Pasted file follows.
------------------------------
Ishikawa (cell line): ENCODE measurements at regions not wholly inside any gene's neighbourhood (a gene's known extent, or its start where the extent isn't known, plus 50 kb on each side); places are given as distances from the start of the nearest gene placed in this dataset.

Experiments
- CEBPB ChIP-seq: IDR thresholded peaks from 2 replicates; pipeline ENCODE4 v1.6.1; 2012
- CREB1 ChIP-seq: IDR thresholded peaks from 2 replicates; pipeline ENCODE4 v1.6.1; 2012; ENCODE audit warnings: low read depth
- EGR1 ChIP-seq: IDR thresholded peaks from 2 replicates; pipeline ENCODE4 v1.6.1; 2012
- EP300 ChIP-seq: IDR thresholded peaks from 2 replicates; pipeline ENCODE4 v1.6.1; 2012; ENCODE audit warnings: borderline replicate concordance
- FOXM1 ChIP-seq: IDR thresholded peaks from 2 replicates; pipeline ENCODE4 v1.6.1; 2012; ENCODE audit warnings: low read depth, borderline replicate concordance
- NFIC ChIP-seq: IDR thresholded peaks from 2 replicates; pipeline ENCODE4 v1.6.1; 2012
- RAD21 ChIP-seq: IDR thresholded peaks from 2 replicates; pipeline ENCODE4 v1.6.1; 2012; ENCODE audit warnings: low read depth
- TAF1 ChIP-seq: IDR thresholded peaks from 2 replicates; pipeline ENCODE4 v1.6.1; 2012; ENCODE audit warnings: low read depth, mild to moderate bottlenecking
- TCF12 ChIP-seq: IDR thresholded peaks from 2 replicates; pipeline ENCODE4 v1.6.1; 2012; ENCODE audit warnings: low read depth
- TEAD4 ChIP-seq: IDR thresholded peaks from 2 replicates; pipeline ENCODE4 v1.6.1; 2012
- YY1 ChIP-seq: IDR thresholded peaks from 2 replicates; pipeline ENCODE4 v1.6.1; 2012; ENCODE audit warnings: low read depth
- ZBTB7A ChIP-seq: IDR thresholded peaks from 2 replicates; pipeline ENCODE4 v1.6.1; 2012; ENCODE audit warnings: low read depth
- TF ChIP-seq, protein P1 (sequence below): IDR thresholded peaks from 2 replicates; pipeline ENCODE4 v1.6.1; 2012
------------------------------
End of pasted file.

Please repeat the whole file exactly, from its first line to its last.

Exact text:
Ishikawa (cell line): ENCODE measurements at regions not wholly inside any gene's neighbourhood (a gene's known extent, or its start where the extent isn't known, plus 50 kb on each side); places are given as distances from the start of the nearest gene placed in this dataset.

Experiments
- CEBPB ChIP-seq: IDR thresholded peaks from 2 replicates; pipeline ENCODE4 v1.6.1; 2012
- CREB1 ChIP-seq: IDR thresholded peaks from 2 replicates; pipeline ENCODE4 v1.6.1; 2012; ENCODE audit warnings: low read depth
- EGR1 ChIP-seq: IDR thresholded peaks from 2 replicates; pipeline ENCODE4 v1.6.1; 2012
- EP300 ChIP-seq: IDR thresholded peaks from 2 replicates; pipeline ENCODE4 v1.6.1; 2012; ENCODE audit warnings: borderline replicate concordance
- FOXM1 ChIP-seq: IDR thresholded peaks from 2 replicates; pipeline ENCODE4 v1.6.1; 2012; ENCODE audit warnings: low read depth, borderline replicate concordance
- NFIC ChIP-seq: IDR thresholded peaks from 2 replicates; pipeline ENCODE4 v1.6.1; 2012
- RAD21 ChIP-seq: IDR thresholded peaks from 2 replicates; pipeline ENCODE4 v1.6.1; 2012; ENCODE audit warnings: low read depth
- TAF1 ChIP-seq: IDR thresholded peaks from 2 replicates; pipeline ENCODE4 v1.6.1; 2012; ENCODE audit warnings: low read depth, mild to moderate bottlenecking
- TCF12 ChIP-seq: IDR thresholded peaks from 2 replicates; pipeline ENCODE4 v1.6.1; 2012; ENCODE audit warnings: low read depth
- TEAD4 ChIP-seq: IDR thresholded peaks from 2 replicates; pipeline ENCODE4 v1.6.1; 2012
- YY1 ChIP-seq: IDR thresholded peaks from 2 replicates; pipeline ENCODE4 v1.6.1; 2012; ENCODE audit warnings: low read depth
- ZBTB7A ChIP-seq: IDR thresholded peaks from 2 replicates; pipeline ENCODE4 v1.6.1; 2012; ENCODE audit warnings: low read depth
- TF ChIP-seq, protein P1 (sequence below): IDR thresholded peaks from 2 replicates; pipeline ENCODE4 v1.6.1; 2012